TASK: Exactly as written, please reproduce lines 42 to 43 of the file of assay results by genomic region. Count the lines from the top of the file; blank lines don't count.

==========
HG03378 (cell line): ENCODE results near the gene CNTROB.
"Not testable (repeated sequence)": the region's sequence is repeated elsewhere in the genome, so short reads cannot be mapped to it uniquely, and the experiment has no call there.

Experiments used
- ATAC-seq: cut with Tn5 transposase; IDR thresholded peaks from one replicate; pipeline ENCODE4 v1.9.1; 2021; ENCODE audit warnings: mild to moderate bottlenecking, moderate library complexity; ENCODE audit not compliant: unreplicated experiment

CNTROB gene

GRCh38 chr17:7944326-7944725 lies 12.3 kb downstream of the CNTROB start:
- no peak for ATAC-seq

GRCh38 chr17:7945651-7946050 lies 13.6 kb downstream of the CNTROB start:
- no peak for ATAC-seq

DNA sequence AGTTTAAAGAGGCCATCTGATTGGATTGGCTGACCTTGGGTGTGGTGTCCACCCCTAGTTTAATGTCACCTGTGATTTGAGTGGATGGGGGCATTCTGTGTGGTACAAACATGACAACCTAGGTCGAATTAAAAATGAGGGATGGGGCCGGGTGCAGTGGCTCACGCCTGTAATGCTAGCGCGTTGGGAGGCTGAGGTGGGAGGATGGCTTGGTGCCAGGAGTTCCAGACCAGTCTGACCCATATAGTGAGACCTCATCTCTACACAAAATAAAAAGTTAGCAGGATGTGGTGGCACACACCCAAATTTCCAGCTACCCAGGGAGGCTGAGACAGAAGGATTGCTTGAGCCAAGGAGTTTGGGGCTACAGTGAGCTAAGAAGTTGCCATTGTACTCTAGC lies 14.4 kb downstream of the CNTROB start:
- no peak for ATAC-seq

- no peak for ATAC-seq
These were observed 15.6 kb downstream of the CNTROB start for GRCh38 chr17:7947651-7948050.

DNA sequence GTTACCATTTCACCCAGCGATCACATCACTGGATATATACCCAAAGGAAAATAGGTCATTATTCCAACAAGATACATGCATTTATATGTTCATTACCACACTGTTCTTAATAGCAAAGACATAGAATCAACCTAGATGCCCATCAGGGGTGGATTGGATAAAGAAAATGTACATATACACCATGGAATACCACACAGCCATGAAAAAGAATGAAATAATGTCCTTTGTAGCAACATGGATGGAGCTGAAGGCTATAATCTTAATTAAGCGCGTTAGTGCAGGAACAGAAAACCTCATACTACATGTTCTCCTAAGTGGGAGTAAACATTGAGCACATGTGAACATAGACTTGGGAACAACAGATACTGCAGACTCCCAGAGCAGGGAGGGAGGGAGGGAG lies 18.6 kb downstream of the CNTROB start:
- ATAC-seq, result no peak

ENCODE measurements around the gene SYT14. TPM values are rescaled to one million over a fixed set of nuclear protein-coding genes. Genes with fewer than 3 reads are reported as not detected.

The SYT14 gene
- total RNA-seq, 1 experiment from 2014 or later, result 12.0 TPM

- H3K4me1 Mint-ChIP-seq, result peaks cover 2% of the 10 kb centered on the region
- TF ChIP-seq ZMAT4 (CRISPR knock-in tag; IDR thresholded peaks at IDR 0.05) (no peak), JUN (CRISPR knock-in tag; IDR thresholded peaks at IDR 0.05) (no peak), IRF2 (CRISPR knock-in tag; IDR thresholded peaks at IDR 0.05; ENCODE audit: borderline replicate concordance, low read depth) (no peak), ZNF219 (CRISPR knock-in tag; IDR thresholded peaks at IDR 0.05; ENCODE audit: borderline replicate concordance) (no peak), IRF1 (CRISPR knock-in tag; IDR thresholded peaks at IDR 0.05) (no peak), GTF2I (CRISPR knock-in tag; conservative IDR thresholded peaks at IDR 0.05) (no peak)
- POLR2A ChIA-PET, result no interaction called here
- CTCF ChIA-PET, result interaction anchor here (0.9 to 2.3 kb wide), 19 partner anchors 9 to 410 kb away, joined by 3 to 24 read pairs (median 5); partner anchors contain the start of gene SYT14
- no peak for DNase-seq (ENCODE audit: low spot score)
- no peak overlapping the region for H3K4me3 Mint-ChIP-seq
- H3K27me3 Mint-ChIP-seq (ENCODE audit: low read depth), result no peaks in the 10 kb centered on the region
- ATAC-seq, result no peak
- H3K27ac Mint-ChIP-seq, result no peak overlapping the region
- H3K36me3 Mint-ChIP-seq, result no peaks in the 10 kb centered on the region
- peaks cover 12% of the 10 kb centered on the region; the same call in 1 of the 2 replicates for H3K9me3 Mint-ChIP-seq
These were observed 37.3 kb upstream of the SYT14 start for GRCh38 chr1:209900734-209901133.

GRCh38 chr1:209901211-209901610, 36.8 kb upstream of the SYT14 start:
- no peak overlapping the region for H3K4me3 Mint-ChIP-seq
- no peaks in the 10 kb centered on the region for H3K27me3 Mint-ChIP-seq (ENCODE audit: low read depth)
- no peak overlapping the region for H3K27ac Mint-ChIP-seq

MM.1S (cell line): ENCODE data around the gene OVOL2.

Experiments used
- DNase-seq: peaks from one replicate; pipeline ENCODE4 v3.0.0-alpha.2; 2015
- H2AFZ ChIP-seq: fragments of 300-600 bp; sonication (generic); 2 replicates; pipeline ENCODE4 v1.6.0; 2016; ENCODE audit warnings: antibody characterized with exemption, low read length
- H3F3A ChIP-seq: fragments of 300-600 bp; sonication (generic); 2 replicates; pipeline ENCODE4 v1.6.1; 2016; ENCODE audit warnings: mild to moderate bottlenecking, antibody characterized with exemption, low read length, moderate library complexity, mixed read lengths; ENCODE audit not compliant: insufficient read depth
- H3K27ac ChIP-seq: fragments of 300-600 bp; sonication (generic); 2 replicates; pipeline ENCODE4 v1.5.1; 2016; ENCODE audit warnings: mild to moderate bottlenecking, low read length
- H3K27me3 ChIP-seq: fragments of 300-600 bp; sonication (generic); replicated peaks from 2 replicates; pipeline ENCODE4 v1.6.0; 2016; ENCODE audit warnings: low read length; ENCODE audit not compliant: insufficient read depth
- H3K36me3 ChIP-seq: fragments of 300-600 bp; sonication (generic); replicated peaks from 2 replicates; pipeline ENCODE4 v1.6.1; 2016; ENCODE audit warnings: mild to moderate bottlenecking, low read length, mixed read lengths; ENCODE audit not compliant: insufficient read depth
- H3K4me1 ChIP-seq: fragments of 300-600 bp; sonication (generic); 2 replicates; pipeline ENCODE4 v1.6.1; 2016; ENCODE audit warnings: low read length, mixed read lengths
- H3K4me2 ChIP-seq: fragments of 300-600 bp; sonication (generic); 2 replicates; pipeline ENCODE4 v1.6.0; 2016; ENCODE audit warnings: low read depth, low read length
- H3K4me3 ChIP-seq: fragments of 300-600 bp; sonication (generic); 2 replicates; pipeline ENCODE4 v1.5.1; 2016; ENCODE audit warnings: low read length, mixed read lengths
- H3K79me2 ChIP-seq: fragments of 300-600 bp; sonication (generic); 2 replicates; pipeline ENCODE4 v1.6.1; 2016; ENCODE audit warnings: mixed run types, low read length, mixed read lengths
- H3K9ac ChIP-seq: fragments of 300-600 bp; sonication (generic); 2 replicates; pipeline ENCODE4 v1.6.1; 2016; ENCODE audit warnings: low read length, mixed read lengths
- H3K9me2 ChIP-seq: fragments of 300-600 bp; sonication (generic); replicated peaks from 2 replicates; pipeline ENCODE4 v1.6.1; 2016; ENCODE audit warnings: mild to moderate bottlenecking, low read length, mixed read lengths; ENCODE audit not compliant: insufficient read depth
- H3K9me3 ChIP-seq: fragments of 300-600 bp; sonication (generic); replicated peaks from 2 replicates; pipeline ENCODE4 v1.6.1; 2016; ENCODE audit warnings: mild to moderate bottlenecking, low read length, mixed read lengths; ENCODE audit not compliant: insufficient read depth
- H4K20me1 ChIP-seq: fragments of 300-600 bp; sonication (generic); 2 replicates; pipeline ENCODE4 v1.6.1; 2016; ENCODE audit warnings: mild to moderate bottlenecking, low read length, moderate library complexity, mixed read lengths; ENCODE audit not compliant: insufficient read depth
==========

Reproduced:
- H3K36me3 ChIP-seq: fragments of 300-600 bp; sonication (generic); replicated peaks from 2 replicates; pipeline ENCODE4 v1.6.1; 2016; ENCODE audit warnings: mild to moderate bottlenecking, low read length, mixed read lengths; ENCODE audit not compliant: insufficient read depth
- H3K4me1 ChIP-seq: fragments of 300-600 bp; sonication (generic); 2 replicates; pipeline ENCODE4 v1.6.1; 2016; ENCODE audit warnings: low read length, mixed read lengths